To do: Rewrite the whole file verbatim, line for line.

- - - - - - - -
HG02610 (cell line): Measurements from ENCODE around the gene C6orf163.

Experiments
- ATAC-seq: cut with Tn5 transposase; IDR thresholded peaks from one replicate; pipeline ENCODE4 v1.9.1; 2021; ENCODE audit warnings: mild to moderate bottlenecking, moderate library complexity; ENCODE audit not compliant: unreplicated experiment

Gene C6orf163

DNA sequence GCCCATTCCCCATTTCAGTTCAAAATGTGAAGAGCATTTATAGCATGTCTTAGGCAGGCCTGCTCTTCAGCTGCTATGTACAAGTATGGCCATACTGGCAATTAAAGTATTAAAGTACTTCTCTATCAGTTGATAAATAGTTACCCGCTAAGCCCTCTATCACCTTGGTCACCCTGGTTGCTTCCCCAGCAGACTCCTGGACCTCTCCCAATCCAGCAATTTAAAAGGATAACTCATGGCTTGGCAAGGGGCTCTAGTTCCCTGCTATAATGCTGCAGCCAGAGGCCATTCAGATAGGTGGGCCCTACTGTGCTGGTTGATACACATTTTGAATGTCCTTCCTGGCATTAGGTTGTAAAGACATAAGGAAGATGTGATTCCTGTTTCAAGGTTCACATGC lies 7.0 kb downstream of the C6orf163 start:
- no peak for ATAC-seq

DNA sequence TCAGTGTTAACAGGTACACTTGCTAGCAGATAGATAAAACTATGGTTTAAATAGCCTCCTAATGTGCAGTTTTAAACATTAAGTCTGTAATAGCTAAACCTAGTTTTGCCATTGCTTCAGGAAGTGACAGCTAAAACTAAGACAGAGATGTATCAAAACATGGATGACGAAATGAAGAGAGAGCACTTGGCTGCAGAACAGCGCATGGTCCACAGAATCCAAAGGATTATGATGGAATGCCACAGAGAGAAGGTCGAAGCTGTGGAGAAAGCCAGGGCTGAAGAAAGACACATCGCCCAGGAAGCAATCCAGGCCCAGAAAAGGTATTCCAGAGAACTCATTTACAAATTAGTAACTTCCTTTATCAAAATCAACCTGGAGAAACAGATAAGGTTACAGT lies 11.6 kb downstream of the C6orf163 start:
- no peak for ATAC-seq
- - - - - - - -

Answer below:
HG02610 (cell line): Measurements from ENCODE around the gene C6orf163.

Experiments
- ATAC-seq: cut with Tn5 transposase; IDR thresholded peaks from one replicate; pipeline ENCODE4 v1.9.1; 2021; ENCODE audit warnings: mild to moderate bottlenecking, moderate library complexity; ENCODE audit not compliant: unreplicated experiment

Gene C6orf163

DNA sequence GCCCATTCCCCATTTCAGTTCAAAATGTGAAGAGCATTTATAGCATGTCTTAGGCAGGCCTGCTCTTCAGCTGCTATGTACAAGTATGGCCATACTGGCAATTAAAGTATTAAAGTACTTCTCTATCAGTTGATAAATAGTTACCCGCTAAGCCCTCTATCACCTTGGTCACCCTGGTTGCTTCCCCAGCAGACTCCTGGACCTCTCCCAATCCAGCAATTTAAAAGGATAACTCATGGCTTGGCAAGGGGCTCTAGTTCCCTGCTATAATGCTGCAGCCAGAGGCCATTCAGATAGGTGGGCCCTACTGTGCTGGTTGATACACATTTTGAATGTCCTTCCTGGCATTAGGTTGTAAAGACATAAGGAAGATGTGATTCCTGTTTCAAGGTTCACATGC lies 7.0 kb downstream of the C6orf163 start:
- no peak for ATAC-seq

DNA sequence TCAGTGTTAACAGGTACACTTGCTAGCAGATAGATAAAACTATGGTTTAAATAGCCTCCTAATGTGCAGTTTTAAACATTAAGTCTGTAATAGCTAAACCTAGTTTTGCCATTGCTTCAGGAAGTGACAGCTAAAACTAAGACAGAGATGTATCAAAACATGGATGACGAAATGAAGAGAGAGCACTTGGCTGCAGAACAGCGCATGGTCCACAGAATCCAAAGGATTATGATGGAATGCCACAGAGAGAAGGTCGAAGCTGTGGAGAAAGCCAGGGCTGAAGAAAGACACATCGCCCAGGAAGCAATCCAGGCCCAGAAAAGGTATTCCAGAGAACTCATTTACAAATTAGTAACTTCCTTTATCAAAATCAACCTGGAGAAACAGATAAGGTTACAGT lies 11.6 kb downstream of the C6orf163 start:
- no peak for ATAC-seq